---- Efraim Halevy served as chief of the Israeli intelligence service, Mossad, under three Israeli prime ministers and led the secret negotiations with Jordan's King Hussein that made way for Israel's historic 1994 peace treaty with that country. Other assignments in a four-decade government career include serving as Mossad station chief in Washington in the 1970s under then-Israeli ambassador to the United States Yitzhak Rabin, for whom, as prime minister, Halevy served as Mossad chief until Rabin's 1995 assassination. … "Halevy most especially emphasized the need for dialogue with Iran, and to try to understand the Iranians — a position rarely heard from top Israeli officials, even those who have expressed opposition to unilateral Israeli military action on Iran. http://www.al-monitor.com/pulse/originals/2012/al-monitor/israelsecurityiran.html
Israeli Officials Asked to Be Silent on Issue of U.S.-Iran Talks
By Jodi Rudoren, New York Times [October 25, 2012]
---- Israel's Ministry of Foreign Affairs sent an e-mail on Monday to its embassies and consulates around the world, sharing Prime Minister Benjamin Netanyahu's declaration that he had no knowledge about the possibility of bilateral talks between the United States and Iran, and advising others not to speak publicly about the issue. … Weeks after Mr. Netanyahu struggled to repair a rift with the Obama administration about public comments on the Iranian nuclear threat, the prime minister and his aides were trying to head off any political problems over a report in The New York Times on Sunday saying that Washington and Tehran had agreed in principle to have direct talks after the American presidential election. http://www.nytimes.com/2012/10/26/world/middleeast/israel-asked-to-be-silent-on-us-iran-talks.html?ref=world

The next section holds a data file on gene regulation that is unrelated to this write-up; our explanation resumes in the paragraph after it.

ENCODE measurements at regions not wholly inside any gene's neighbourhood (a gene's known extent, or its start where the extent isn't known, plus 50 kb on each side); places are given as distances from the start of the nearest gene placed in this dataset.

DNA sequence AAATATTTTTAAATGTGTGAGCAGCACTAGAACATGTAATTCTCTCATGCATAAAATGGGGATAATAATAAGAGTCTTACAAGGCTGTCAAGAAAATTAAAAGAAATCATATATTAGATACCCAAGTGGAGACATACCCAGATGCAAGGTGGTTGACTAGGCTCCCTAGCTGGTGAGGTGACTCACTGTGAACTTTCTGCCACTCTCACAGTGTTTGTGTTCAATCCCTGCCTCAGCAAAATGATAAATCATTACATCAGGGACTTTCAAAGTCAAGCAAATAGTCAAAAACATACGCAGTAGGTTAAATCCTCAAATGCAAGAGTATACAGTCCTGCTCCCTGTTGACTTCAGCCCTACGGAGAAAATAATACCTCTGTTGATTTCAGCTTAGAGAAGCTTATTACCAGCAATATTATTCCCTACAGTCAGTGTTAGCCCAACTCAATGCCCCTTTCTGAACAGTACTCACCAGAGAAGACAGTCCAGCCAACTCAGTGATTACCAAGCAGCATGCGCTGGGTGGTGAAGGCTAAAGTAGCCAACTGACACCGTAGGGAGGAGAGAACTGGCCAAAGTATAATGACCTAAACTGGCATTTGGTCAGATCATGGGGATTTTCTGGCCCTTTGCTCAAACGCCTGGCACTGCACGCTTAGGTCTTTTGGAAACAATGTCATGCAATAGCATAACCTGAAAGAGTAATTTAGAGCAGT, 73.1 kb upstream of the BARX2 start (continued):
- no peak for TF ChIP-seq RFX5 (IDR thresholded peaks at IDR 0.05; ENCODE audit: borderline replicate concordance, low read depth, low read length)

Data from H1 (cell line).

Is Syria's regime spreading turbulence as a survival tactic?
By Simon Tisdall, The Guardian [UK] [October 22, 2012]
---- The assassination of the Lebanese intelligence chief, General Wissam al-Hassan, has stoked fears that the Syrian regime, with its back to the wall, is deliberately trying to "internationalise" the civil war as a means of ensuring its survival. President Bashar al-Assad is effectively raising the price that hostile neighbouring countries and the major powers must pay for his overthrow, by actively fuelling the region-wide conflagration that UN envoy Lakhdar Brahimi says could be sparked by unchecked violence inside Syria. http://www.guardian.co.uk/commentisfree/2012/oct/22/syria-spread-conflict-lebanon-survival